A dispiriting number of events (all over the world) are playing out in front of scant crowds. (Or, as the inimitable Bud Collins once put it, Fans dressed as empty seats.) If I'm the promoter, I paper the town with tickets. I make every afternoon "Kids Day." I put seats on Groupon. Anything to avoid the unfortunate sight of vacancies. Looks sadder than a beach town in the offseason.
Have you seen this video of Anabel Medina Garrigues tampering with the new balls during a changeover against Serena Williams? I thought the chair umps were more vigilant. If so, how was she allowed to get away with this obviously egregious behavior? This is gamesmanship at its absolute worst. In fact, it is all-out cheating.
-- Donald, Memphis
• Lots of you asked about this. But Donald is the only person to refer to me as "mate," so he gets the Google hit. I confess, there's part of me that loves the creative gamesmanship and the blithe disregard for the camera that is inches away and clearly capturing this bit of chicanery. But you're right: It's pretty egregious. How the chair umpire -- or, subsequent to irrefutable video evidence, the WTA -- let her get away with it is pretty startling.
What is the difference between scuffing balls on your racket and wetting them with your sweat, which I've seen multiple players do? They're not hitting the balls illegally or using a foreign substance/object. In baseball, while it is illegal to use a foreign substance, it is perfectly legal for a pitcher to "rub" a new baseball in his hands so he can get a little better traction for the release. I would view this action in the same category.
-- Arthur Folse, New Orleans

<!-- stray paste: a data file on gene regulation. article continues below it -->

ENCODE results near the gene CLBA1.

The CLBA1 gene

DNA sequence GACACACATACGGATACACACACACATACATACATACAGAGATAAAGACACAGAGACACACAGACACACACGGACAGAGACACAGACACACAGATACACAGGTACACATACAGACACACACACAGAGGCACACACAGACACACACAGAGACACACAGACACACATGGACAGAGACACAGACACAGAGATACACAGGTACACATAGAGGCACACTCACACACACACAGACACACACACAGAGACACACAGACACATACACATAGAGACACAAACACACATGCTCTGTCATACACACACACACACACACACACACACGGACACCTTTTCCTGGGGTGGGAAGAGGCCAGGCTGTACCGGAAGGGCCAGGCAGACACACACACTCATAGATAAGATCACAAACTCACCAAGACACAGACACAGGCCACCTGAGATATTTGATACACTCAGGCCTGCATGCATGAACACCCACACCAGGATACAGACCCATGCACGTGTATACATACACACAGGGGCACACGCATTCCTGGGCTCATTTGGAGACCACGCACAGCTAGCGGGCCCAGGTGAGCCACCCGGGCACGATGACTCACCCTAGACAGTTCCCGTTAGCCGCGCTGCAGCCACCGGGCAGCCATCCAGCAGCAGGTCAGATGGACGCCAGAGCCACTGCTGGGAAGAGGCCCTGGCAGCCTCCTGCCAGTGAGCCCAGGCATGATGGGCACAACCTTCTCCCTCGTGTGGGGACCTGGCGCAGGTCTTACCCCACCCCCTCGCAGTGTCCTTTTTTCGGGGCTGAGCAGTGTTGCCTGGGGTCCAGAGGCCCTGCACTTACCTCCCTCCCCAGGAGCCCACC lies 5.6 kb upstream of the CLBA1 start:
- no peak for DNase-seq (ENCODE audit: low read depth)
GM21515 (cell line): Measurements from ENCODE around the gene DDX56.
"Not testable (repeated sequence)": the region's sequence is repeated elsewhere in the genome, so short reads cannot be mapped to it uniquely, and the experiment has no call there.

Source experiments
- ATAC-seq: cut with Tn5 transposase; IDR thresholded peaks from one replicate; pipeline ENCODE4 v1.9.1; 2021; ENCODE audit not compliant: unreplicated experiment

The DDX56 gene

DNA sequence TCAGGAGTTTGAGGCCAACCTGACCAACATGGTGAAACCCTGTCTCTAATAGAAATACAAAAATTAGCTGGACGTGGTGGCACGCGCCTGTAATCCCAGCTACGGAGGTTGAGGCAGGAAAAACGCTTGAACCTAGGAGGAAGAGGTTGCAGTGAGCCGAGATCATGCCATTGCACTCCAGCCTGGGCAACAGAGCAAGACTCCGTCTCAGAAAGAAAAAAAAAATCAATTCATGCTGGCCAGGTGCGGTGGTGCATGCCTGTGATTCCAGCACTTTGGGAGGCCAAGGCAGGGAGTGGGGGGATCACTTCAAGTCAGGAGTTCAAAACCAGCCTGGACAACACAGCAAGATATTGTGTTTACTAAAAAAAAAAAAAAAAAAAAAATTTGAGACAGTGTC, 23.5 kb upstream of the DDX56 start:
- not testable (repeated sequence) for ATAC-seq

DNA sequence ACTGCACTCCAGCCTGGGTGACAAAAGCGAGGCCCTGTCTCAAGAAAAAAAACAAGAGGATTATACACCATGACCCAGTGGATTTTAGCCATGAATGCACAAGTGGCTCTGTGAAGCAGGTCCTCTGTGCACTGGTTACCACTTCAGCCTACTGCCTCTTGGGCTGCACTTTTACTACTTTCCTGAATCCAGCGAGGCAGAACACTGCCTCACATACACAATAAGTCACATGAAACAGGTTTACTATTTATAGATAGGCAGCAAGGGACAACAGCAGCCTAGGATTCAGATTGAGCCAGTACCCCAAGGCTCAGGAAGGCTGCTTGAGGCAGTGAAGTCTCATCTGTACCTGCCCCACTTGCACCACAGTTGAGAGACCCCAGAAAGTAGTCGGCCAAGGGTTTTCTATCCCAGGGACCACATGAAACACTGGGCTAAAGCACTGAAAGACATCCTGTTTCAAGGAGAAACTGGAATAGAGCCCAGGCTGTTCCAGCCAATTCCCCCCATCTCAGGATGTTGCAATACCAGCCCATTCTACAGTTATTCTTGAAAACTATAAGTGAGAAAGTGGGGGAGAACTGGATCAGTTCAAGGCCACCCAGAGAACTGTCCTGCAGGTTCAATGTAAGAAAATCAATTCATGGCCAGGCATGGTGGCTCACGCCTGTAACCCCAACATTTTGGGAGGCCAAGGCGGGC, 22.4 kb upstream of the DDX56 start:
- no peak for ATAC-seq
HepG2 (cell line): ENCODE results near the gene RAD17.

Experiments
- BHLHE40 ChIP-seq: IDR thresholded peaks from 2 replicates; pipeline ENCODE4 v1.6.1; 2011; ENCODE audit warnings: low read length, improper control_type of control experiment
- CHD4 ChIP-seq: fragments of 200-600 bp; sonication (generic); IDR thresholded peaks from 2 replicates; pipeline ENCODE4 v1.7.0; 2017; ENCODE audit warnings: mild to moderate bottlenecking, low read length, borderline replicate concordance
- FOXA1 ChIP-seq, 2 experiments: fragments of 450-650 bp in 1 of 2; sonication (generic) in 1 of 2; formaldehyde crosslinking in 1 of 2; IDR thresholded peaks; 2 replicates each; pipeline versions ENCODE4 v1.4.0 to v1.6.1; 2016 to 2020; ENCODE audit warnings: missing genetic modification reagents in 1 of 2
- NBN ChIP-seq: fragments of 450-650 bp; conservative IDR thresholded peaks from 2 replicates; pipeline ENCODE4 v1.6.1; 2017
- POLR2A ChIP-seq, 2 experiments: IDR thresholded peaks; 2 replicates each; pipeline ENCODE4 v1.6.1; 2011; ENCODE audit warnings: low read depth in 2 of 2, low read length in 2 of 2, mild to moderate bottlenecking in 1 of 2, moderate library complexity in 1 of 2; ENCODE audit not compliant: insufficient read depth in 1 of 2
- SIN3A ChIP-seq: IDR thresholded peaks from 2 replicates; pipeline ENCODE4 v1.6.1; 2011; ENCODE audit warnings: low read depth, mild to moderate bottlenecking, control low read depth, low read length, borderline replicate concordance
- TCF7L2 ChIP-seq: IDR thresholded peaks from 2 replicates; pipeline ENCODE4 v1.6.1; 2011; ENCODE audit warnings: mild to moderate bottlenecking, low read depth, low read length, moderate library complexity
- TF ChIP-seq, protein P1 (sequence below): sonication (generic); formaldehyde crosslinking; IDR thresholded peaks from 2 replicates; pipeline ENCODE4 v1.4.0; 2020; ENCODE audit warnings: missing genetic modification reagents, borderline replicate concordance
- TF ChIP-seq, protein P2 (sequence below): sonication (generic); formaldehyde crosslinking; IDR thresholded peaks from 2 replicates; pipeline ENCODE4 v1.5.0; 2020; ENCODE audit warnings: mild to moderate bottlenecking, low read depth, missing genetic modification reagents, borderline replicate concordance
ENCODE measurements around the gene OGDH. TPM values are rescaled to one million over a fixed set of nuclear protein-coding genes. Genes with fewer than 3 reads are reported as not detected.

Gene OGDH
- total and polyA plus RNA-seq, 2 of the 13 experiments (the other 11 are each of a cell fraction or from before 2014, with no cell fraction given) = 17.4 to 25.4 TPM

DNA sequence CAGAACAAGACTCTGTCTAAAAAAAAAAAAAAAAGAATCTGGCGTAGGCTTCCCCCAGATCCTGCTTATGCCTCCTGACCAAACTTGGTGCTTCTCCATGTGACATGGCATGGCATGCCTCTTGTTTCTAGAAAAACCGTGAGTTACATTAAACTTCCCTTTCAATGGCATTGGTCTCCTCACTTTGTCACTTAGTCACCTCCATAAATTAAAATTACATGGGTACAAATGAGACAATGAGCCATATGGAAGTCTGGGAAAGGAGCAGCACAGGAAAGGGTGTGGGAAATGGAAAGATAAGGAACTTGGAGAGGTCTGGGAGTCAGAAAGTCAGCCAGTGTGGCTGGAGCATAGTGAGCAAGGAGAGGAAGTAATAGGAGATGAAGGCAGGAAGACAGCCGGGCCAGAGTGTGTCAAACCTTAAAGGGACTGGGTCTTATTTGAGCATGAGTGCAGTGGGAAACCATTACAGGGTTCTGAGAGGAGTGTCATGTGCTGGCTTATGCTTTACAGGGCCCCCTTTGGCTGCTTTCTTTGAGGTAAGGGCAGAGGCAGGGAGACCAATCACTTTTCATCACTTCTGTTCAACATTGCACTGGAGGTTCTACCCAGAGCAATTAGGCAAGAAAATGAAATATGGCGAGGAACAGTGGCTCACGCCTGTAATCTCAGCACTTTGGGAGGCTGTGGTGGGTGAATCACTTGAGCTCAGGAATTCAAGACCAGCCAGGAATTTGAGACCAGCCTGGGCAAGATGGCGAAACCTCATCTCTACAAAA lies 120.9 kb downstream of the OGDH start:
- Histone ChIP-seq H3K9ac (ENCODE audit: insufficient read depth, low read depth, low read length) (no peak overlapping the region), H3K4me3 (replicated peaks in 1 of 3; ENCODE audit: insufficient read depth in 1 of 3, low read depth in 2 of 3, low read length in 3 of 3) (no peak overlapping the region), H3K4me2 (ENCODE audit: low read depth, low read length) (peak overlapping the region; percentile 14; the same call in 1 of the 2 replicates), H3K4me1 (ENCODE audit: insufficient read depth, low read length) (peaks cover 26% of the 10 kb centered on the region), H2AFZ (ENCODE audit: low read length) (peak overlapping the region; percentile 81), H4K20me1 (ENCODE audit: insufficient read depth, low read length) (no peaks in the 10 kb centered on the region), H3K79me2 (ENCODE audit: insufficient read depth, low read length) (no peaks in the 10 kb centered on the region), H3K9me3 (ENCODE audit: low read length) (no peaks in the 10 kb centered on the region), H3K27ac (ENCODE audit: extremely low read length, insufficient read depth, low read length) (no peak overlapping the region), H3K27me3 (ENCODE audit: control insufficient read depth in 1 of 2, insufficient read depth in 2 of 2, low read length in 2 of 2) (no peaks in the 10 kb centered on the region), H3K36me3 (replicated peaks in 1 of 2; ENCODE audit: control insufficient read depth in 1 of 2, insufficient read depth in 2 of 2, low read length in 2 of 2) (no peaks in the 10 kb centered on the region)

• A pitcher can rub a new baseball. He can't manipulate the shape and change the ball's physical dimensions so that it travels through the air differently. I've heard about the sweat trick. What Medina Garrigues (translation from the Catalan: Kenny Rogers) did clearly crossed the line. No Hawk-Eye challenge needed.
Well, it's the year we knew would come sooner or later, when the GOAT becomes just very good. Losses to Julien Benneteau and now Kei Nishikori, and only Stan Wawrinka's mental block in Indian Wells let Roger Federer hobble to his unceremonious whipping by Rafael Nadal. It finally comes a decade after his first Wimbledon. But it has come with a vengeance.
-- Tracy Collins, Phoenix
• Tennis is rough. You can hide an aging slugger by transitioning him to DH or letting him face only certain pitchers. You can take an aging NBA player and run plays and create matchups that mask his deficiencies. Just hypothetically, of course, you could take an undefeated 36-year-old boxer and let him fight against only nonthreatening opponents. In tennis, there's no hiding. Let's revisit after Wimbledon.
Two questions come to mind after Victoria Azarenka's outburst at the chair umpire in Madrid. First, how is Mariana Alves refereeing tennis matches after the 2004 U.S. Open debacle? And second, do players really keep up with who is umpiring their matches? Azarenka's comments show she was aware of who was in the chair and her history. I always believed the players saw the umpire as more of a faceless arbitrator, but maybe that is not the case.
-- Paul Haskins, Wilmington, N.C.
• Alves had a brutal night on a big stage at the U.S. Open nine years ago. I do not think that means she should be drummed out of the profession. In fact, let's take a moment to recognize that she has recovered and become a reliable chair umpire. (Let's also take a second moment to note that the Serena-Jennifer Capriati match in New York triggered replay technology, so it was a net positive for the sport.)
As for Azarenka, I'm also amazed by the "memory continuum." Some players remember everything. Federer and Martina Hingis spring to mind. (Maybe it's a Swiss thing.) "Oh, right, we played in Filderstadt in 2002, and I broke late in both sets, once on a backhand that clipped the tape." Other players are almost amnesic. Ask them about a match from March and they can't recall whom they beat.